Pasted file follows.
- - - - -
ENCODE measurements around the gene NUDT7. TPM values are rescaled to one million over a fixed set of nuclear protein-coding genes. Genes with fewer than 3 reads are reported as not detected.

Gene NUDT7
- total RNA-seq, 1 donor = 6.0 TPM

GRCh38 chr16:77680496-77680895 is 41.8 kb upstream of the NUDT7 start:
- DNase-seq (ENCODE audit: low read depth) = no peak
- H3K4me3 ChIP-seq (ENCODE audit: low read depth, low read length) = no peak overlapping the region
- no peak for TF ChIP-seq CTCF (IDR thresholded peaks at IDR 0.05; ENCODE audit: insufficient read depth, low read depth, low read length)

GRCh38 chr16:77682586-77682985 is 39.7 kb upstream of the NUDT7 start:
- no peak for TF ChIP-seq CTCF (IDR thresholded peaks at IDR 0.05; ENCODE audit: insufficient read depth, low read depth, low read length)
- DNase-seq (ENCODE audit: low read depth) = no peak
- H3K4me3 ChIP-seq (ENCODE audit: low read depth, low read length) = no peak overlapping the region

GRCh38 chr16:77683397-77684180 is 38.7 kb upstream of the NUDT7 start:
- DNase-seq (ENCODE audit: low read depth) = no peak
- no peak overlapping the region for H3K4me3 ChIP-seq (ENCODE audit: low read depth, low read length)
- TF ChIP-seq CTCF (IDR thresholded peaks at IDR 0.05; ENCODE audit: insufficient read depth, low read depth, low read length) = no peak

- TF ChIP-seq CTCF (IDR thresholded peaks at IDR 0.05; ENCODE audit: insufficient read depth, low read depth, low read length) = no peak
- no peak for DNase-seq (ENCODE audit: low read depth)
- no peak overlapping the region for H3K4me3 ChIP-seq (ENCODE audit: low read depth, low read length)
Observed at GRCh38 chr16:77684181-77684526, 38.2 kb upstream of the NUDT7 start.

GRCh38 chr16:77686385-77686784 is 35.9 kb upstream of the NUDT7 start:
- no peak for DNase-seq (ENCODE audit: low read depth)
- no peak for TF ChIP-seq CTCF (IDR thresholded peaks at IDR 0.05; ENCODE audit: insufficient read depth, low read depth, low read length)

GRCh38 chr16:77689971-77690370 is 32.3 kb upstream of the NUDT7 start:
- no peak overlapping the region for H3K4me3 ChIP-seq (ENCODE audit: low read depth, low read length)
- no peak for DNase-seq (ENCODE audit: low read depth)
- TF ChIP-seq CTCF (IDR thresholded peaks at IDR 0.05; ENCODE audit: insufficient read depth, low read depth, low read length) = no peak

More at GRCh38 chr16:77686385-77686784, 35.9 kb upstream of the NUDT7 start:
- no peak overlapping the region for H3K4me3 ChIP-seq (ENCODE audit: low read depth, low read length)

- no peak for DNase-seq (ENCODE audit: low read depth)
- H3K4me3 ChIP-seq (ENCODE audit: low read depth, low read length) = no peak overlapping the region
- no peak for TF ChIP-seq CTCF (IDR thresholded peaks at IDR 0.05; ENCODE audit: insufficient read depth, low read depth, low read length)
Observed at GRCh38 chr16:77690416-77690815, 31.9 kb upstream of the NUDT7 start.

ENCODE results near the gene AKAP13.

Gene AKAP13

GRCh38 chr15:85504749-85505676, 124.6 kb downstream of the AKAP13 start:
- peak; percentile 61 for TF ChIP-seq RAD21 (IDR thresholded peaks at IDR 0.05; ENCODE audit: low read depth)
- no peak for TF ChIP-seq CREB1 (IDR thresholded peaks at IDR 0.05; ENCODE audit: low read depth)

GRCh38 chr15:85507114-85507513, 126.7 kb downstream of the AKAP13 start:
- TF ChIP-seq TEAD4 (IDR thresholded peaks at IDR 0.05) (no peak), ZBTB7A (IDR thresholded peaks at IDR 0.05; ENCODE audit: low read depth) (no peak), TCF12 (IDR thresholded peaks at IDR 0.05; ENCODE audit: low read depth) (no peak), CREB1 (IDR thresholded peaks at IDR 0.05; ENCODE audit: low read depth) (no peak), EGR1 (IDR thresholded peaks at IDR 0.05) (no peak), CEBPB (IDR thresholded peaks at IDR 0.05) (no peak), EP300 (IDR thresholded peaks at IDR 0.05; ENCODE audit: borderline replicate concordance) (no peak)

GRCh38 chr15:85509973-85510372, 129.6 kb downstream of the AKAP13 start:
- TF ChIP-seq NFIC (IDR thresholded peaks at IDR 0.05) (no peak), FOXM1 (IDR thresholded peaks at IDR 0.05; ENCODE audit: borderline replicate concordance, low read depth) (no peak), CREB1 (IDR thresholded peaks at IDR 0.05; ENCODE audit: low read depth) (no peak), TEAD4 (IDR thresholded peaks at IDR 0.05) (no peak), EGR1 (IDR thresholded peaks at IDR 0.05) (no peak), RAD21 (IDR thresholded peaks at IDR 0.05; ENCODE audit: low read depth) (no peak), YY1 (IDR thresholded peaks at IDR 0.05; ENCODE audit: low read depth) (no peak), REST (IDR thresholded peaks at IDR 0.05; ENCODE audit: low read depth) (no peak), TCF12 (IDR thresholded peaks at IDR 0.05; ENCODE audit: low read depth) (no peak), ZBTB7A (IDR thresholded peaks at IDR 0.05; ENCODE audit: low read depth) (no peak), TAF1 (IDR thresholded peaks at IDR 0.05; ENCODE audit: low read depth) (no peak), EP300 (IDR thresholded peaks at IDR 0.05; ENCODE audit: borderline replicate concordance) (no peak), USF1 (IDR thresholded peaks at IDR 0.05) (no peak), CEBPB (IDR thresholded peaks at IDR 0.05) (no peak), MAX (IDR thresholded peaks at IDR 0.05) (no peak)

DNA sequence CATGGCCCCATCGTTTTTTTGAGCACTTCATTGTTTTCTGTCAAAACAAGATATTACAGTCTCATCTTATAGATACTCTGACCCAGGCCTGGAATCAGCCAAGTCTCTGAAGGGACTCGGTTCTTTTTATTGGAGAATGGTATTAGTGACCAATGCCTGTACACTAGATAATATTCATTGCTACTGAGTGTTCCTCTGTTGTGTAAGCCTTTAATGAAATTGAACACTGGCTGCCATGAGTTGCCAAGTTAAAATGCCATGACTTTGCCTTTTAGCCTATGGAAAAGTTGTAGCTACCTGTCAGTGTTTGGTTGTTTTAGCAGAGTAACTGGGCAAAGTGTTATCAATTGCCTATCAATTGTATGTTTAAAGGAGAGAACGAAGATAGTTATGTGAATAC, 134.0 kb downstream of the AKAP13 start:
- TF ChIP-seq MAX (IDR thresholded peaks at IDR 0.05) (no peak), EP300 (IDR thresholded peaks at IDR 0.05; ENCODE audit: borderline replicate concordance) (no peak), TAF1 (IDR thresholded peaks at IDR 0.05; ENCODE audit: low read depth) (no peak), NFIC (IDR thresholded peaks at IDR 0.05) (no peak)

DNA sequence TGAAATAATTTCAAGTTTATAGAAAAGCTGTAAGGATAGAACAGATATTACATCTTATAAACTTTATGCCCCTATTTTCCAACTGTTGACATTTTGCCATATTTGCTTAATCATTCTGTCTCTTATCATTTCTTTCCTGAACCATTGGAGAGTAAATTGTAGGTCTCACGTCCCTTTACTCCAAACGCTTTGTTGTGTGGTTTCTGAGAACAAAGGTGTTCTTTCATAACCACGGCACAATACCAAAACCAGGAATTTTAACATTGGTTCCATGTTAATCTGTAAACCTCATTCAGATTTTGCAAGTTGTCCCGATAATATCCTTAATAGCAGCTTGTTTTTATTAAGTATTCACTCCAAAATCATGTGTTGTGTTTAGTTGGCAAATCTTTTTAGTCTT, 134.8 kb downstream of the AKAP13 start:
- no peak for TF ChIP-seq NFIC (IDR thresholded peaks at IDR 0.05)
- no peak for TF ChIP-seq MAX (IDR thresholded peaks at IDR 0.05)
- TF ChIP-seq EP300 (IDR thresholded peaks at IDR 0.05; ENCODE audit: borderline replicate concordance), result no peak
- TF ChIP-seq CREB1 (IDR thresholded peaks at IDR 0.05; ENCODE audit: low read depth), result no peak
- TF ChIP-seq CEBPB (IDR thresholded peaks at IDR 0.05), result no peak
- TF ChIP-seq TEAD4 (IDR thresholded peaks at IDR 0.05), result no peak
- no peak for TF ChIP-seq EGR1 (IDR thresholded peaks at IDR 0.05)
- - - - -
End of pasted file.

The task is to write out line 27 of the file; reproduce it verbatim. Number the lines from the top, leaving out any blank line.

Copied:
More at GRCh38 chr16:77686385-77686784, 35.9 kb upstream of the NUDT7 start: